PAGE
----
People will have, at some point or another experienced the strange, hair-raising sensation of being watched.
Well, it turns out there's a scientific reason for it: our spacial awareness extends beyond just what we can see.
New research from the Research Institute of Electrical Communication at Tohoku University in Japan conducted an experiment to discover how humans perceive movement in a three-dimensional world.
A group, led by Professor Satoshi Shioiri, designed a special six-panel-display that covered a 360 degree space surrounding 55 participants. Six letters appeared on each panel at the same time, and viewers were asked to find particular letters.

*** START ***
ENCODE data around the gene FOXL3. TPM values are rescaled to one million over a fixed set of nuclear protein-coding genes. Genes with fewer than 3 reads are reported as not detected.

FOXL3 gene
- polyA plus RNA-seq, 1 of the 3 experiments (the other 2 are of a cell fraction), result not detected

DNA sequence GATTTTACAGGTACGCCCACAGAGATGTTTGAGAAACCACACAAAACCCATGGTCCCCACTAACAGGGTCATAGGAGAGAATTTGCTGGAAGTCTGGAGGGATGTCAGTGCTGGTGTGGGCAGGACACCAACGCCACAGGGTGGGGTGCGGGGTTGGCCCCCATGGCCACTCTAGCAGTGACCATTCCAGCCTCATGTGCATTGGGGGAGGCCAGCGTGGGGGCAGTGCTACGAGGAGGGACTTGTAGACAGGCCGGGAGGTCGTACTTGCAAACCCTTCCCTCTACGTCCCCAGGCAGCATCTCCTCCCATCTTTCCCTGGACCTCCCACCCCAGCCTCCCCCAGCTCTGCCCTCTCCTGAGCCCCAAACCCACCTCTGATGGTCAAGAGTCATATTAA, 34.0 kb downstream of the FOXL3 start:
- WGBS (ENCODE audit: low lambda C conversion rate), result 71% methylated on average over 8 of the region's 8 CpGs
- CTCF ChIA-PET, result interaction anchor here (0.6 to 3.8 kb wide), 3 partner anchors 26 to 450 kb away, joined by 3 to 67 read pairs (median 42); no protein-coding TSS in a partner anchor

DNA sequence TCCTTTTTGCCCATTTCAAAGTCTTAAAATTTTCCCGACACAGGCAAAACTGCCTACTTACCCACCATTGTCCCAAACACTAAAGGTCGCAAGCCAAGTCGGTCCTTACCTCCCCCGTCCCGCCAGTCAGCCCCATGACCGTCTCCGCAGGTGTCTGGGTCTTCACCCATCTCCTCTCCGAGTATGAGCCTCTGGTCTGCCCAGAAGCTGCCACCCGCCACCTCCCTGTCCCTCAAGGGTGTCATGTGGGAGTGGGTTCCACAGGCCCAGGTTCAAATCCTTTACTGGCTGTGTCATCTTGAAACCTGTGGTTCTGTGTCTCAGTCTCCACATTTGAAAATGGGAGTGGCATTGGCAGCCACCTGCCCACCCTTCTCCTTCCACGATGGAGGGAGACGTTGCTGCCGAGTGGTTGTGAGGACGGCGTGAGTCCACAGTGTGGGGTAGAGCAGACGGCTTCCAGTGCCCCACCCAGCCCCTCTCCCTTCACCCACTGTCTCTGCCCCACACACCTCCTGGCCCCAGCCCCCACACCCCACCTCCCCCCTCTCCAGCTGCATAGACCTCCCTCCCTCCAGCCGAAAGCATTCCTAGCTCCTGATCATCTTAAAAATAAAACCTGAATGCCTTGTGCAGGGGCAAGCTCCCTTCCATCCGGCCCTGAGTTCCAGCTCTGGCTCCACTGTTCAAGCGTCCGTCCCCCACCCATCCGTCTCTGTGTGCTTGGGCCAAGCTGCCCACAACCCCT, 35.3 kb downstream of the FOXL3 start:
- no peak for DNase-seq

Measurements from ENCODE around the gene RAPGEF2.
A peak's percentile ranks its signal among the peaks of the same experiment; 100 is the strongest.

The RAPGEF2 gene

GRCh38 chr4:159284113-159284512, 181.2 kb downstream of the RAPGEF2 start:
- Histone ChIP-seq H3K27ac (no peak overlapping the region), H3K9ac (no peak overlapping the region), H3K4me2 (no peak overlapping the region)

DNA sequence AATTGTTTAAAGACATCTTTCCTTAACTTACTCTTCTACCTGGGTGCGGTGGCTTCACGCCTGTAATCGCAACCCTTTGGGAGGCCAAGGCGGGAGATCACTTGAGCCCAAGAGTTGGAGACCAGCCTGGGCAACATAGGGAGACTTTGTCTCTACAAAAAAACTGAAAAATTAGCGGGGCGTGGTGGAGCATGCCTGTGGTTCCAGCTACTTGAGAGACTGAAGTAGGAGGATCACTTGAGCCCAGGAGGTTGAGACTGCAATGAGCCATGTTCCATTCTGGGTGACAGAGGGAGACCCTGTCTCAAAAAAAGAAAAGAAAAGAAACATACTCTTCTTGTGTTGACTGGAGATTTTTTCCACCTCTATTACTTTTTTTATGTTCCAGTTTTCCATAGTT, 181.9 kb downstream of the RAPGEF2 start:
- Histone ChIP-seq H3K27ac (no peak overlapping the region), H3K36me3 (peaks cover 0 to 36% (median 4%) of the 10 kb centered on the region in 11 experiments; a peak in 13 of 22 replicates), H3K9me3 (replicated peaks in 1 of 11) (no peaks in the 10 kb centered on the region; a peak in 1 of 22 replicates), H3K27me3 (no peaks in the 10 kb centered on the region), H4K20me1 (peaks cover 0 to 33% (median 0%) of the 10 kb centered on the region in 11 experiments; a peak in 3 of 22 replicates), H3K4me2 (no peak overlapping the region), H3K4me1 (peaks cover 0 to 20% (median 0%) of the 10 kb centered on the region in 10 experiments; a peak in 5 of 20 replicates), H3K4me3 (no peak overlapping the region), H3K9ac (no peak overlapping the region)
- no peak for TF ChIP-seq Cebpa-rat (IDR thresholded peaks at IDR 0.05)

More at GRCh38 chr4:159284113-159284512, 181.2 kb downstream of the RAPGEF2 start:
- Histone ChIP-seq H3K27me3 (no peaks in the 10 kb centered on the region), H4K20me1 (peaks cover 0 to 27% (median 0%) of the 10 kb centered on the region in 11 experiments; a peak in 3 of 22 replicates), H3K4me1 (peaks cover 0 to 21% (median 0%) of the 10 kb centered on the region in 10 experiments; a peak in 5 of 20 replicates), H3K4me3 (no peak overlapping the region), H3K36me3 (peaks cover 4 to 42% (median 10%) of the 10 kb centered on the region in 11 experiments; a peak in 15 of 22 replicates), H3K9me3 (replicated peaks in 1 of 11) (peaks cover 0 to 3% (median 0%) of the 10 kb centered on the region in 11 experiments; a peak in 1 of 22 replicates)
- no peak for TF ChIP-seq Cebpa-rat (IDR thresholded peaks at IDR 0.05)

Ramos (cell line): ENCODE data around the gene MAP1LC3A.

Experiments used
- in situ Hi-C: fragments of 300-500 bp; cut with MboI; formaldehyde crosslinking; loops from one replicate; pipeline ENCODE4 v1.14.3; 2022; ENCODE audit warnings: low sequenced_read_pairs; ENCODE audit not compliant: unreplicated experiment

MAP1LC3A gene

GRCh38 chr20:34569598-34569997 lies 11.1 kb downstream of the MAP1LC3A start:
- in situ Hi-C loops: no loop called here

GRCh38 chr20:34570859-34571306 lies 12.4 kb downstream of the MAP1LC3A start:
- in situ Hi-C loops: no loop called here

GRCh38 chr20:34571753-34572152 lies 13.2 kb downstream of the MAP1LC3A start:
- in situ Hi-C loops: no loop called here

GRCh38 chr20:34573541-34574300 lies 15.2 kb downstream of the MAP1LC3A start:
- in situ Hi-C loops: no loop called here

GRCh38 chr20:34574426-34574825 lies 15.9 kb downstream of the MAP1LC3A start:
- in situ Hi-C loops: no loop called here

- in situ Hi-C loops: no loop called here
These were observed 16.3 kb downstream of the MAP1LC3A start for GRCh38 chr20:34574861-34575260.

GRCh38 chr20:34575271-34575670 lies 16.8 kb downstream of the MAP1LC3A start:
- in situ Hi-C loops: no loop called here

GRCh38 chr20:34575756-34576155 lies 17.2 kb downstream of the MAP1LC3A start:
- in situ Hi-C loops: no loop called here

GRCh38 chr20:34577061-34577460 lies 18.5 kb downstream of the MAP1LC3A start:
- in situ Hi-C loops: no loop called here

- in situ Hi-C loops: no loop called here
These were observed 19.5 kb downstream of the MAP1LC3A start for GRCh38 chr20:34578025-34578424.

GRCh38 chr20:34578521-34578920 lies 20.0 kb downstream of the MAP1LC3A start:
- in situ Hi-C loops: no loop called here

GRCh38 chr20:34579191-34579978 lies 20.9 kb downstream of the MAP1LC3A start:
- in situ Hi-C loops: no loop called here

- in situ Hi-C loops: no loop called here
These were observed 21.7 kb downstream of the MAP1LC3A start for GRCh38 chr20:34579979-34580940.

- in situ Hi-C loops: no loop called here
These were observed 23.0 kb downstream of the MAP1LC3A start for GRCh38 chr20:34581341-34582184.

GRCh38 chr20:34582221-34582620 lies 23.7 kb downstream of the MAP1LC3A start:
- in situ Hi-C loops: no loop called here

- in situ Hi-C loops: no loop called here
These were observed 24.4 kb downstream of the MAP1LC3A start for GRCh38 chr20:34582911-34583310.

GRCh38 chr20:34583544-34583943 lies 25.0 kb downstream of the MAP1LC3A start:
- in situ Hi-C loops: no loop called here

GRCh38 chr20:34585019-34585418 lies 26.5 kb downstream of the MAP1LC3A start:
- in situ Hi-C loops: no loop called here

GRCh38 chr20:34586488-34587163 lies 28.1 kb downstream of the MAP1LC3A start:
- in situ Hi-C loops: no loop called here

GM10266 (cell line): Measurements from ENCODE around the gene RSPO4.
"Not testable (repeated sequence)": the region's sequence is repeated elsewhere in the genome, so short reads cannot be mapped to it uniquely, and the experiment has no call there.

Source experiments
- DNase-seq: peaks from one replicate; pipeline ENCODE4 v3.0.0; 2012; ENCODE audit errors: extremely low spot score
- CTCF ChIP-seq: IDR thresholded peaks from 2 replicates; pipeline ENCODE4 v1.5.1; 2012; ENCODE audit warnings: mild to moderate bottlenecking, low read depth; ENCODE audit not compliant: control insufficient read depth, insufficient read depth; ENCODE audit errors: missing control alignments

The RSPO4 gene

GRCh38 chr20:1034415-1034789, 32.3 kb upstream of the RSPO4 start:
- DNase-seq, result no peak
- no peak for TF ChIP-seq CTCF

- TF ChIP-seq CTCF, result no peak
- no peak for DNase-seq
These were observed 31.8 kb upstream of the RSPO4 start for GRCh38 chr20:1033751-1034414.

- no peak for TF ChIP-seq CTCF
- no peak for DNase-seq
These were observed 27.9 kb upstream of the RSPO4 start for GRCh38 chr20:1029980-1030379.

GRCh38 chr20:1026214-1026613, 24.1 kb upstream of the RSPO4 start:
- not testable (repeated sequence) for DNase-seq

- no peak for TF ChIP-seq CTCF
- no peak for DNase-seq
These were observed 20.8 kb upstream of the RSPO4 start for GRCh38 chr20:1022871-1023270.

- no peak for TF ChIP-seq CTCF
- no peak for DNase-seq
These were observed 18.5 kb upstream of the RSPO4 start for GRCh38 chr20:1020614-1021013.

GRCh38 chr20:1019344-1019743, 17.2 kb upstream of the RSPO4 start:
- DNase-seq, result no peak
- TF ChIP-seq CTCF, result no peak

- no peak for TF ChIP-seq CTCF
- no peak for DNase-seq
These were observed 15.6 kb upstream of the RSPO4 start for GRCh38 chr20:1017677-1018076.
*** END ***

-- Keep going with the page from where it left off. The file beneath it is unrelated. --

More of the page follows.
The time they took to find it was recorded.
According to Science Daily:
"After repeated exposure to the same spatial layouts surrounding the viewer, locating the target object became faster even if the viewer had no explicit knowledge of the repetition."
Results indicate that "representations of surroundings" exist in the brain and can be used to "look back" without needing to turn around - in other words, humans have 'eyes in the back of their heads'.
"Our brain constructs a 360-degree world even though visually we are usually only aware of the area in front of us."
Professor Shioiri's study was published in the journal Scientific Reports. It is the first of its kind to measure spatial ability in this way.